LET MEMORIAL FOR DEAD CHINESE NOBEL LAUREATE BE BUILT ELSEWHERE, IF NOT IN CHINA

As a tribute to the absent Nobel Laureate, Liu Xiaobo’s Nobel Medal and Diploma were placed on an empty chair during the Nobel Peace Prize Award Ceremony in Oslo, Norway, 10 December 2010.
Copyright © The Nobel Foundation 2010
Photo: Ken Opprann

To the “relief” of the Chinese government and its leadership, Chinese Nobel Laureate Liu Xiaobo has passed away. With a characteristic ruthlessness that the present government of China is known for, Nobel laureate was given a sea burial, probably to ensure that there would be nothing for the world to remember about him. Even his wife Liu Xia could not participate in the funeral and see the coffin containing Liu’s body. She was said to be very unwell, but no one knows.

The Chinese government has been angry with Liu Xiaobo, since he was daring enough to show his courage of conviction and love for free China, by writing a petition known as “Charter 08” that called for sweeping political reforms in China and liberty and freedom to the people.  The petition was signed by 350 Chinese intellectuals, and Liu was accused of being the prime mover. One is not clear as to what is the fate of the other Chinese intellectuals who signed the petition.

Liu was jailed in 2009 when the Chinese government accused him of “inciting subversion of state’s power,” which was a charge that only dictatorial leadership would make. He remained in jail for 11 years until his death.  Obviously, Chinese government waited for his death, as it was not bold enough to cause his death in any other way, fearing adverse global opinion and due to its anxiety to protect its “forward looking image.” When the Nobel laureate was suffering from liver cancer and multiple organ failures, he was given a medical parole, but he was not freed in spite of his severe health conditions.  This indicates more than anything else the extent to which the Chinese leadership would go to suppress the dissidents and opposition.

Not only Liu had to suffer for holding on to his view on the need for liberty and freedom in China, but his wife was also under effective house arrest since 2010, though she was not charged with any crime.
It is sad that even as China has achieved spectacular growth in economic, industrial and scientific advancements, such developments have not been matched by the development of civilized attitude and progressive outlook. This makes one conclude that economic growth and prosperity need not go hand in hand with cultural and social progress.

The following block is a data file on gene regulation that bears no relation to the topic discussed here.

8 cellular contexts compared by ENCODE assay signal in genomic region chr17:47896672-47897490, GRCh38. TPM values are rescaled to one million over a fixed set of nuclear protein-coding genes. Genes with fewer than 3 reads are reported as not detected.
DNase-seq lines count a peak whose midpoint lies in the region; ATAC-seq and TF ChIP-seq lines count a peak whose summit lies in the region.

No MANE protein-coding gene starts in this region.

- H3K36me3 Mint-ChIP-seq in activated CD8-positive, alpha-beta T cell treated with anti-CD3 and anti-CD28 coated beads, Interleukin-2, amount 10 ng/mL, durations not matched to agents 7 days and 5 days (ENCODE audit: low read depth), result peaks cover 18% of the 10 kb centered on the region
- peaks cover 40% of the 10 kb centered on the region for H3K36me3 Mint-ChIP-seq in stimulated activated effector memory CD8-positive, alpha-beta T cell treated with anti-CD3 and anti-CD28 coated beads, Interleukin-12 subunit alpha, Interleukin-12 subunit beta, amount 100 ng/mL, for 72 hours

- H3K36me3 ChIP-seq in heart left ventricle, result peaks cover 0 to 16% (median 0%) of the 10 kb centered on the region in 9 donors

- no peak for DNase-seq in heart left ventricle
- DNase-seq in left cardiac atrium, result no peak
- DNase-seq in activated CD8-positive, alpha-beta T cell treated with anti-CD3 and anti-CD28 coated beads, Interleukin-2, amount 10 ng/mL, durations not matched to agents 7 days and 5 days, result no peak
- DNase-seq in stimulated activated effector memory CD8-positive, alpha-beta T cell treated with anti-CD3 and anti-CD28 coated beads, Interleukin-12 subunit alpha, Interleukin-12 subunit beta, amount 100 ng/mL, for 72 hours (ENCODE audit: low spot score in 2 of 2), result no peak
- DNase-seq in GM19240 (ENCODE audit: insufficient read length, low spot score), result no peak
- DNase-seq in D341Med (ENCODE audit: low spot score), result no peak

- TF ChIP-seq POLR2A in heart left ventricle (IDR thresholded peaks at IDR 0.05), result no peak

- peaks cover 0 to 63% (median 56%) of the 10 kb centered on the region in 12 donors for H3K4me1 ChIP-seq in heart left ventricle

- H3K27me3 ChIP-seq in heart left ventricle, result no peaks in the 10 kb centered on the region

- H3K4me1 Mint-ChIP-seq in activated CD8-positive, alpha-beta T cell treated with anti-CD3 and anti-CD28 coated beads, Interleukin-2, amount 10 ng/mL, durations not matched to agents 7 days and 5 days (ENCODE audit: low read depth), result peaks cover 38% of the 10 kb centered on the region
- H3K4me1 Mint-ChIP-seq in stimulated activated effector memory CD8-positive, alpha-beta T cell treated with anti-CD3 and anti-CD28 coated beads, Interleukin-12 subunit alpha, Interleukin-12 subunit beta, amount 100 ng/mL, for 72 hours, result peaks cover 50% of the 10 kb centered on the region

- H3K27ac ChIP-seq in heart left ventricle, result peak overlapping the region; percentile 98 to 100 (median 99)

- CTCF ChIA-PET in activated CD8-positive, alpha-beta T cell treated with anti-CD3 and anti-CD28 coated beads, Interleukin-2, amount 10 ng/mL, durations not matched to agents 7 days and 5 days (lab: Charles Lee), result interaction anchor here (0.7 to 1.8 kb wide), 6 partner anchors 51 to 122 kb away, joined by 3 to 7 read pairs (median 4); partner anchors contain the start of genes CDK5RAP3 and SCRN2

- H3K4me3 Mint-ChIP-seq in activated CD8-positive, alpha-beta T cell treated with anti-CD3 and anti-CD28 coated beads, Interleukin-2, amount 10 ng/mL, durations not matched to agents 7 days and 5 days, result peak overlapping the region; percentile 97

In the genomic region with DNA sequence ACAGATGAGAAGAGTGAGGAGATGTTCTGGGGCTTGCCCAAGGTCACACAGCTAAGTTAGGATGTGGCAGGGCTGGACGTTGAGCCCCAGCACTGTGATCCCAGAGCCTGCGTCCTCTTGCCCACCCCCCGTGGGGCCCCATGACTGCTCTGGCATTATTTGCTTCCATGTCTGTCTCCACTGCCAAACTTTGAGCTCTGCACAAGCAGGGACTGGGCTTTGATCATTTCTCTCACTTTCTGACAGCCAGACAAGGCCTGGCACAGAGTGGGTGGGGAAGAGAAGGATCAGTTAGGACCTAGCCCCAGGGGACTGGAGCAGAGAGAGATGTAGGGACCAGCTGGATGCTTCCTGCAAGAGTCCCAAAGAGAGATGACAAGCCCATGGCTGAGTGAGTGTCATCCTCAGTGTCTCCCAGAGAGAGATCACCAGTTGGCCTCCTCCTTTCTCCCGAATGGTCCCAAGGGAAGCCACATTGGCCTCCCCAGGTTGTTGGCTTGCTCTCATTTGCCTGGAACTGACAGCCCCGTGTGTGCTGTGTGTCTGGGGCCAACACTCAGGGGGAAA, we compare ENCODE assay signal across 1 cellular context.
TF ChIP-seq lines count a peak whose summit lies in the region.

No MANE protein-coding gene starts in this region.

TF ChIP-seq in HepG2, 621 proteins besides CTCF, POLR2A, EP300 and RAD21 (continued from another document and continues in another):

The first glimpse of China’s aggressive and unethical attitude was seen when it ruthlessly occupied the helpless Tibet, drove out hundreds of Tibetans out of Tibet, suppressed freedom and destroyed Tibetan traditions to a considerable extent. Even after several decades, the torch of liberty for Tibet is yet to be seen, as it remains under ruthless Chinese government.

It is ironical that the USA and several countries in Western Europe who pride themselves as vibrant democracies and claim that they value and cherish freedom of expression did nothing to make China see reason and release the Nobel laureate. They were more concerned about the economic and trade opportunities with China and therefore, readily ignored the repressive jail term for Liu. Their double standards are crystal clear.

There should be thousands of citizens in China who feel incredibly sad about the death of Liu  Xiaobo but do not have the freedom to pay tribute to him eulogizing his  call for the rule of law,  democracy, and freedom of expression in China.

It is gratifying that there have been some protests in Hong Kong when several thousand people were reported to have held an evening vigil for Liu and went for a silent march, hailing Liu as people’s hero.
One can be sure that governments in the USA and other countries will not take any steps to honor Liu and make the world remember him by building a memorial for him. They know that Chinese government would not like this and they would not like to displease Chinese government, so long as it remains as an attractive place for trade and investment.

Certainly, they must be millions of people around the world who want the memory of Liu to be kept alive, and his call for freedom and liberty in China remembered for all time to come. Such people should join and organize a forum to construct a memorial for Liu Xiaobo in any part of the world that would remain as a Memorial for Liberty.

The statue of liberty in the USA has not been adequate to persuade the US government to actually render its voice for the cause of freedom that Xiaobo stood for.  One hopes that the Memorial for Liberty built for Liu would ensure that the aspiration for freedom for people around the world would remain in focus for all time to come.

The Chinese government is bound to learn lessons sooner or later and perhaps, sooner than later. The Memorial for Liu would ensure that this would happen.

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